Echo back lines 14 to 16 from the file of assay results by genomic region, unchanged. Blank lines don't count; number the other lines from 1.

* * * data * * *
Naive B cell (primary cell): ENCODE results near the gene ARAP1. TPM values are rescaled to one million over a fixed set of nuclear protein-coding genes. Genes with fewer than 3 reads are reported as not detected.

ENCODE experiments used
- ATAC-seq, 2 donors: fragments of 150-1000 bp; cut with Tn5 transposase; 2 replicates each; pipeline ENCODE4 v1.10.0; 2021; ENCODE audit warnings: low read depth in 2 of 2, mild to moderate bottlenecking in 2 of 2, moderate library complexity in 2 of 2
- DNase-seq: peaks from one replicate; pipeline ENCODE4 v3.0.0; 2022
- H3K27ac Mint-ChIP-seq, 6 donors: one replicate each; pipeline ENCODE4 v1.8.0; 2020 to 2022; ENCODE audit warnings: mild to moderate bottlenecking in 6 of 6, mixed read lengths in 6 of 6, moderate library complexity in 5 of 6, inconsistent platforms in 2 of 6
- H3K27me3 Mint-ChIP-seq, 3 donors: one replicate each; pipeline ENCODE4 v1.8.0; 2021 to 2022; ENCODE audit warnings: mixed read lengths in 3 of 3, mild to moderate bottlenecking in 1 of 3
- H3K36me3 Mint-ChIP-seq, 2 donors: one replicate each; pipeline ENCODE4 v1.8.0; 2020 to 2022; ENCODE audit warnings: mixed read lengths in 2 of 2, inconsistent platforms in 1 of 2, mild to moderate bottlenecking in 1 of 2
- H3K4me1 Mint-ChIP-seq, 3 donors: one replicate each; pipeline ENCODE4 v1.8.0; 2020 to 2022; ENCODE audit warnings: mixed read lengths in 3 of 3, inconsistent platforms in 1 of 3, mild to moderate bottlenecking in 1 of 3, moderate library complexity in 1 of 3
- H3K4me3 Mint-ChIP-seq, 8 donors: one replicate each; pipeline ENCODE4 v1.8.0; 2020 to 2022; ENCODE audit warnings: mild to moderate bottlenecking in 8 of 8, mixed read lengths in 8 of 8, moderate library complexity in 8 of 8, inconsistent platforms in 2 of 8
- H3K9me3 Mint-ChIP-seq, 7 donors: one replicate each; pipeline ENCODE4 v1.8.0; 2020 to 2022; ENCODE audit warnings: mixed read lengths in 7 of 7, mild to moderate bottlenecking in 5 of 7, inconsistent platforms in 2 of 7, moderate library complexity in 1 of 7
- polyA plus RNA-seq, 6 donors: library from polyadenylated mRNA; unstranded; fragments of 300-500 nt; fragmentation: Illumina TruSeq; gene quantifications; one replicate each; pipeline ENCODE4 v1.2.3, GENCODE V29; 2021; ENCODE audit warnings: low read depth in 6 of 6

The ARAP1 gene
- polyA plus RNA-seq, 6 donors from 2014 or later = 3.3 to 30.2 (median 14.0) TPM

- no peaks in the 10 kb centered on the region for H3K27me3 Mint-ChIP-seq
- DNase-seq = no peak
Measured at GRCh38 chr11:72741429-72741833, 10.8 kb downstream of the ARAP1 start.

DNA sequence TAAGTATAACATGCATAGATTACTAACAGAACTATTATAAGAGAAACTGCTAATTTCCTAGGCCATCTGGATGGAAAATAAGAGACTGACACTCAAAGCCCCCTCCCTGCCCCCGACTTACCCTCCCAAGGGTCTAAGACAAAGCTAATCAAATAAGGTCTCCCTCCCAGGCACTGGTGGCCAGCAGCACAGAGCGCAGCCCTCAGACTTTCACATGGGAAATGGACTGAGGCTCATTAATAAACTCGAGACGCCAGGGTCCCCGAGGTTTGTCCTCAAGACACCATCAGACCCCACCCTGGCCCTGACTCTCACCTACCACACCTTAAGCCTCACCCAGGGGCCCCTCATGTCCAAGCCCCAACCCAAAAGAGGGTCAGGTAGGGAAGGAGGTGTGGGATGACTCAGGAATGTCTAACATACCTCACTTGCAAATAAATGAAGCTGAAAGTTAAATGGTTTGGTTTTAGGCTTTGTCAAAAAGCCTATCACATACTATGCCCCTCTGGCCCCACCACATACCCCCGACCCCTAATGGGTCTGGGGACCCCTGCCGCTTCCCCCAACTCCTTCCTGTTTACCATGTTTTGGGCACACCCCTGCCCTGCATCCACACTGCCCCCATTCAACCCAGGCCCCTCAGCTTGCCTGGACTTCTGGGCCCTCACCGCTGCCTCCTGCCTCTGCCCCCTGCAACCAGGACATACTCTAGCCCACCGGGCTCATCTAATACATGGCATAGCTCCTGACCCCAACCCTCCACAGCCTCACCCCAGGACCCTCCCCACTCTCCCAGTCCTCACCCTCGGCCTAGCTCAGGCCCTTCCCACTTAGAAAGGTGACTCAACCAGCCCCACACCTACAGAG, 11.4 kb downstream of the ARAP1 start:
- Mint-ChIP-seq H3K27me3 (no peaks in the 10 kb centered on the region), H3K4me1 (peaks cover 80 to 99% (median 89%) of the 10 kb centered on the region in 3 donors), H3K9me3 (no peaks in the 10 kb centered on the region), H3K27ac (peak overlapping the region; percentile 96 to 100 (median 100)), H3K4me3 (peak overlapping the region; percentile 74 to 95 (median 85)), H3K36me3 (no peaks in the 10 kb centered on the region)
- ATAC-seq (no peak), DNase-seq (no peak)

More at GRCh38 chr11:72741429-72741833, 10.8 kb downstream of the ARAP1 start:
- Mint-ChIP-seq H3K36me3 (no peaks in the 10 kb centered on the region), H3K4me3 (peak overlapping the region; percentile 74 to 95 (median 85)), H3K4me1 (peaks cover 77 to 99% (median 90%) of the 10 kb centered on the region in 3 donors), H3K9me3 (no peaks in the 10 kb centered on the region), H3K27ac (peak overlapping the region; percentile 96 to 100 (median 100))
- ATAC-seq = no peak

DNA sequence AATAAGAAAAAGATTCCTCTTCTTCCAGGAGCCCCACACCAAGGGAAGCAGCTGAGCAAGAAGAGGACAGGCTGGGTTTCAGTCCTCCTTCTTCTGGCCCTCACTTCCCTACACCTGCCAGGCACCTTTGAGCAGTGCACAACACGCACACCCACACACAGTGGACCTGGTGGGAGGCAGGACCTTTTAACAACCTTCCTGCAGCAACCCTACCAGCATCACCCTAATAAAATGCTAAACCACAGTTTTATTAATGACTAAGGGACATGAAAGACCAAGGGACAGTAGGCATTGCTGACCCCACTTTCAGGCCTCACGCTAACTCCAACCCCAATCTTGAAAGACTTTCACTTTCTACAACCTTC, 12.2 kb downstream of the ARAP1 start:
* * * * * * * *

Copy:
- no peaks in the 10 kb centered on the region for H3K27me3 Mint-ChIP-seq
- DNase-seq = no peak
Measured at GRCh38 chr11:72741429-72741833, 10.8 kb downstream of the ARAP1 start.